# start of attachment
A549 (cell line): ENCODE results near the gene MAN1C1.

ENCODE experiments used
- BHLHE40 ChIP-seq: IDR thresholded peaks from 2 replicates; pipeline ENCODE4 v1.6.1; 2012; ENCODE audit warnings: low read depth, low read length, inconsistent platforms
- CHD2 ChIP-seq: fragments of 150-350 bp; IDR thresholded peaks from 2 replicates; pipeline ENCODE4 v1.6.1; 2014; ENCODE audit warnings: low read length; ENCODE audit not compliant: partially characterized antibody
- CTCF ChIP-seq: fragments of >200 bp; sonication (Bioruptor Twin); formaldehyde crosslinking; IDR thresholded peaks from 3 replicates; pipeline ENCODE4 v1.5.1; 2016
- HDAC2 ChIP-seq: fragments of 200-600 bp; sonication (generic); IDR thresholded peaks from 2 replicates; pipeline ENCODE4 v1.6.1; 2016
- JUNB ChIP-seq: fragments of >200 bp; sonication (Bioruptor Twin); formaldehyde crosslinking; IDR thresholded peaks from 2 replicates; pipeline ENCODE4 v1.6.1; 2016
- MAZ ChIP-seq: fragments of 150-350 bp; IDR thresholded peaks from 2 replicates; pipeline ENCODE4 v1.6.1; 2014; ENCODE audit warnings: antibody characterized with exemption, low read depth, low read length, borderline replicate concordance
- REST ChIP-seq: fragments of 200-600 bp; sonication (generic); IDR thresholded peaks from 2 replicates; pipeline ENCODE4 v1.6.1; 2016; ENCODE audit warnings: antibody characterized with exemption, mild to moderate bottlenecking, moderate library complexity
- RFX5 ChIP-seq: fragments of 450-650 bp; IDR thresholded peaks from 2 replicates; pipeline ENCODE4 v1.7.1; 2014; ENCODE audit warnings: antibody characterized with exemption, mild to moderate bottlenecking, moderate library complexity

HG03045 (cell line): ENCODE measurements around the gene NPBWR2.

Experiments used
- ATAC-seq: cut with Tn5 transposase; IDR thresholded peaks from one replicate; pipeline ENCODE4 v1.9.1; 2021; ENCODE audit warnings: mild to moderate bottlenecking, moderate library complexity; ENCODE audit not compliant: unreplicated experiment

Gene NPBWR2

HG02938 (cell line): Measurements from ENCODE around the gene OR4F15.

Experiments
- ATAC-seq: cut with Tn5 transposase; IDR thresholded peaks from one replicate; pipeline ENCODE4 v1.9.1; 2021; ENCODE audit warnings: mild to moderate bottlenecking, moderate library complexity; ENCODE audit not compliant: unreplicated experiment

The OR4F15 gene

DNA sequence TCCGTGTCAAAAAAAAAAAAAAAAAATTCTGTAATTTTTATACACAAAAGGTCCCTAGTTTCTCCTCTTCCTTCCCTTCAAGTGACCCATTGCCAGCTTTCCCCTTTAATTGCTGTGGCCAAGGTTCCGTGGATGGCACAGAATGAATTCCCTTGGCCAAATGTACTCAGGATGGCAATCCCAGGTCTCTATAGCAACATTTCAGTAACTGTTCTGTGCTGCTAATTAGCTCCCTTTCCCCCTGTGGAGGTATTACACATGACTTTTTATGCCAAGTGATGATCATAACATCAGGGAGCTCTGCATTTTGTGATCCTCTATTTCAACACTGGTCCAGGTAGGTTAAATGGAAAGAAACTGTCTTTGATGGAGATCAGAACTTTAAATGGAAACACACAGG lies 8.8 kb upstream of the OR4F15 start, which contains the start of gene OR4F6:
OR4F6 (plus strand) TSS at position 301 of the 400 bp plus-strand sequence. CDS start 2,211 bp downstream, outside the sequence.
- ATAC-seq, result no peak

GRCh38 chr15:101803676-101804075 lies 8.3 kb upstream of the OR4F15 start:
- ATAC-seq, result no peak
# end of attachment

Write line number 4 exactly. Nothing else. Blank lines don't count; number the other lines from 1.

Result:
- CHD2 ChIP-seq: fragments of 150-350 bp; IDR thresholded peaks from 2 replicates; pipeline ENCODE4 v1.6.1; 2014; ENCODE audit warnings: low read length; ENCODE audit not compliant: partially characterized antibody